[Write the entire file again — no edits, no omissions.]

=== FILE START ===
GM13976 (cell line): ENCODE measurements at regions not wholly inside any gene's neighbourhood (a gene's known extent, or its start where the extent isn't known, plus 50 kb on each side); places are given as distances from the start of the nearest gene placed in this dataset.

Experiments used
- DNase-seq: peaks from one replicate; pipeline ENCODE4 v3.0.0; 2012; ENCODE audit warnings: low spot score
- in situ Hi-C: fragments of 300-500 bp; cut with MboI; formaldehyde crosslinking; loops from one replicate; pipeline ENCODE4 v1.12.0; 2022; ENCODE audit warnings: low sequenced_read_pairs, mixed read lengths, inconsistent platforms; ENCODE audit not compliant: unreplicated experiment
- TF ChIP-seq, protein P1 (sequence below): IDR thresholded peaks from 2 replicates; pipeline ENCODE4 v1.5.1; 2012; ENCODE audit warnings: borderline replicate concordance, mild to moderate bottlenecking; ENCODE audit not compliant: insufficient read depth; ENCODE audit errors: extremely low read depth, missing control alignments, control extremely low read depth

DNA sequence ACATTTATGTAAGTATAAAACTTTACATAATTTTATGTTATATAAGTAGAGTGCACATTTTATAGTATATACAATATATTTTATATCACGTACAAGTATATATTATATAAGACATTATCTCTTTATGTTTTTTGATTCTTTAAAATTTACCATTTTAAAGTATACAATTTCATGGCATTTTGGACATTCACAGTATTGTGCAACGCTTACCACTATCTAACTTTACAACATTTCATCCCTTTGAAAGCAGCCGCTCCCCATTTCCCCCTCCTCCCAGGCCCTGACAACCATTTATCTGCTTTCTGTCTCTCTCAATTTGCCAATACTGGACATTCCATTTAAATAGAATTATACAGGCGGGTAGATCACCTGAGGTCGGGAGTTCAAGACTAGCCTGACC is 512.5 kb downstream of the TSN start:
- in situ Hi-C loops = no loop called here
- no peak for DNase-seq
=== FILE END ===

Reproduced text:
GM13976 (cell line): ENCODE measurements at regions not wholly inside any gene's neighbourhood (a gene's known extent, or its start where the extent isn't known, plus 50 kb on each side); places are given as distances from the start of the nearest gene placed in this dataset.

Experiments used
- DNase-seq: peaks from one replicate; pipeline ENCODE4 v3.0.0; 2012; ENCODE audit warnings: low spot score
- in situ Hi-C: fragments of 300-500 bp; cut with MboI; formaldehyde crosslinking; loops from one replicate; pipeline ENCODE4 v1.12.0; 2022; ENCODE audit warnings: low sequenced_read_pairs, mixed read lengths, inconsistent platforms; ENCODE audit not compliant: unreplicated experiment
- TF ChIP-seq, protein P1 (sequence below): IDR thresholded peaks from 2 replicates; pipeline ENCODE4 v1.5.1; 2012; ENCODE audit warnings: borderline replicate concordance, mild to moderate bottlenecking; ENCODE audit not compliant: insufficient read depth; ENCODE audit errors: extremely low read depth, missing control alignments, control extremely low read depth

DNA sequence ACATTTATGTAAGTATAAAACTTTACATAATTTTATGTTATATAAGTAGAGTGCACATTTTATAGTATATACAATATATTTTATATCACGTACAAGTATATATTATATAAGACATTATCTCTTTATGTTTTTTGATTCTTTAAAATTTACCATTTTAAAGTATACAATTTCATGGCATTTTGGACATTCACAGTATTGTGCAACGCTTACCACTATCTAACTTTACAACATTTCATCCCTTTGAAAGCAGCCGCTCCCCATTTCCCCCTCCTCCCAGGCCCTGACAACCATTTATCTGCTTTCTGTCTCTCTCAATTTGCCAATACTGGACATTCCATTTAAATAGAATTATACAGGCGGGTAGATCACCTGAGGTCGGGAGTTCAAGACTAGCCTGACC is 512.5 kb downstream of the TSN start:
- in situ Hi-C loops = no loop called here
- no peak for DNase-seq